Taking on 107 apprentices
Advertisements are currently being placed by Statoil for 107 apprentices to join the parent company on 1 September.
These recruits will learn to be automation technicians, electricians, industrial mechanics, cooks, laboratory technicians and chemical process operatives, with 10 positions as office and materials administrators. This year apprentices will also be trained as security guards.
Training will be provided at Statoil's Norwegian offices and production facilities on land and offshore.
"We're maintaining our intake of apprentices at the same level as last year," says Nickey Berg, vice president for learning solutions in corporate human resources.
The group can thereby ensure that it has the skilled workers needed in future while acting in accordance with Norwegian policy on apprenticeships, which requires the authorities to provide theoretical training and industry to offer practical jobs.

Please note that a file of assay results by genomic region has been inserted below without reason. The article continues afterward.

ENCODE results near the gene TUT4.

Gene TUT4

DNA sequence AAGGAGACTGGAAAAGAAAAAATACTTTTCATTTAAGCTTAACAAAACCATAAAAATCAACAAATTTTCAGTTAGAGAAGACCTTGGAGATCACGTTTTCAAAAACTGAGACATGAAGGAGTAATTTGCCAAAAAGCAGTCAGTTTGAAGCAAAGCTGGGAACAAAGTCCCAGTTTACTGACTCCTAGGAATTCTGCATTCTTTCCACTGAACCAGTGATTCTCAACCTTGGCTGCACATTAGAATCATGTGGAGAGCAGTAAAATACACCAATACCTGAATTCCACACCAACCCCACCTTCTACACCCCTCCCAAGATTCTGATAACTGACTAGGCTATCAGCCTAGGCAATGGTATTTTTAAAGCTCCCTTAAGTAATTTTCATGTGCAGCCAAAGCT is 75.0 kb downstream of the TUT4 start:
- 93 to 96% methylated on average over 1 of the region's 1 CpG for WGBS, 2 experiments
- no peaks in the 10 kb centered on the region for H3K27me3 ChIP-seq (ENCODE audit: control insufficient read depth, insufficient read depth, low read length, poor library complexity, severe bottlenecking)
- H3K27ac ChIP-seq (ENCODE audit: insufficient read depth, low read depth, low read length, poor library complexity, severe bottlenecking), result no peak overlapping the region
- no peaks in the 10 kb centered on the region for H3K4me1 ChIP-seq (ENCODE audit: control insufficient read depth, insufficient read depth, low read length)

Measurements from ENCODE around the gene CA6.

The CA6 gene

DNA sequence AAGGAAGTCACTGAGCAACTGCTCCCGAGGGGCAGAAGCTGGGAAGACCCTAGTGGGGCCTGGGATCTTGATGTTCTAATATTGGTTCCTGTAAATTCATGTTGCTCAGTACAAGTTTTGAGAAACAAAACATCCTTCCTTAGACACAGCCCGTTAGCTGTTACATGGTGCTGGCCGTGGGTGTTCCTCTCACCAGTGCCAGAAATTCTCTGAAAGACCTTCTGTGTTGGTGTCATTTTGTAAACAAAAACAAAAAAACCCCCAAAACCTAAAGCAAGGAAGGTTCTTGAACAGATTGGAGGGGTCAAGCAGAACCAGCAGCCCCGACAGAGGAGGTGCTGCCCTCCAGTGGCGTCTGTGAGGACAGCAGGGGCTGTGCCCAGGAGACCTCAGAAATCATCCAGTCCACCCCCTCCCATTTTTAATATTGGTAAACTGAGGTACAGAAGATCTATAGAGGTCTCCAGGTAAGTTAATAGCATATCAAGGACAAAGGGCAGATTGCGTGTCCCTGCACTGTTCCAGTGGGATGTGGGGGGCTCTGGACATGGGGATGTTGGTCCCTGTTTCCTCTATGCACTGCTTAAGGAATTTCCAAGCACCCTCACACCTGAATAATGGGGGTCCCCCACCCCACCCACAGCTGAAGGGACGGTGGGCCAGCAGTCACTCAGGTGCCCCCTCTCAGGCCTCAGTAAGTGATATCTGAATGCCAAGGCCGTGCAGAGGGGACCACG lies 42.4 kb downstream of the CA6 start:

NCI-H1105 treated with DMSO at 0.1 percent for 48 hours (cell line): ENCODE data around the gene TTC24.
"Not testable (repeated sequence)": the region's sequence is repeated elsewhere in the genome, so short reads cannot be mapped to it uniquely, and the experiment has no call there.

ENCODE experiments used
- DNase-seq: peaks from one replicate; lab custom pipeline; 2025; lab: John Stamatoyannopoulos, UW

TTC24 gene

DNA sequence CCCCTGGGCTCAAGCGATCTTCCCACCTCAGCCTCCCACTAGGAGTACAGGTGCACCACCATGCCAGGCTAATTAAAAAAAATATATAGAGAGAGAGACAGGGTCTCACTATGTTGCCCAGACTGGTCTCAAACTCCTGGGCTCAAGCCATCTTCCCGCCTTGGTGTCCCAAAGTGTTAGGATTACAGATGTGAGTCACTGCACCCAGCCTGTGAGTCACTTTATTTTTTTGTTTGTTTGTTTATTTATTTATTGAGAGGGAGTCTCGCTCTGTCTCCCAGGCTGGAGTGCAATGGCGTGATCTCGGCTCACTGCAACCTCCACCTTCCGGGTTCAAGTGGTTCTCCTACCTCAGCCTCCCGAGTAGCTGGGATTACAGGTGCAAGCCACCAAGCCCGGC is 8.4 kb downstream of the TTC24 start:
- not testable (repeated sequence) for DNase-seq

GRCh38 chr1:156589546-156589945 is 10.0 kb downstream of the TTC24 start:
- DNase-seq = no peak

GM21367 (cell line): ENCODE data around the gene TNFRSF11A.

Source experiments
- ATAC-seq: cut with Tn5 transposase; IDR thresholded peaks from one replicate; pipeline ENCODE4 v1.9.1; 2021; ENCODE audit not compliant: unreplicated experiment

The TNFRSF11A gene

According to Ms Berg, predictability is important for this policy. If industry varies its intake substantially from year to year, fewer young people will apply for vocational college courses leading to trade qualifications. The result could be a shortfall of trainees and skilled workers.
It has not been difficult in the past to secure enough qualified apprentices, says Erna Jensen, senior training coordinator in corporate services.
Statoil received 1,078 applications for the 129 places on offer last year. Even though the number of applicants is high overall, the group would like to see even more in some disciplines.
"We hope to get many applicants for the 49 apprenticeships in chemical processing," explains Ms Jensen. "We've also had fewer laboratory technician applicants than we'd like in the past. This year we'd like to take on 10."
Once an apprenticeship has been completed, the qualified worker can apply for internal vacancies in the group.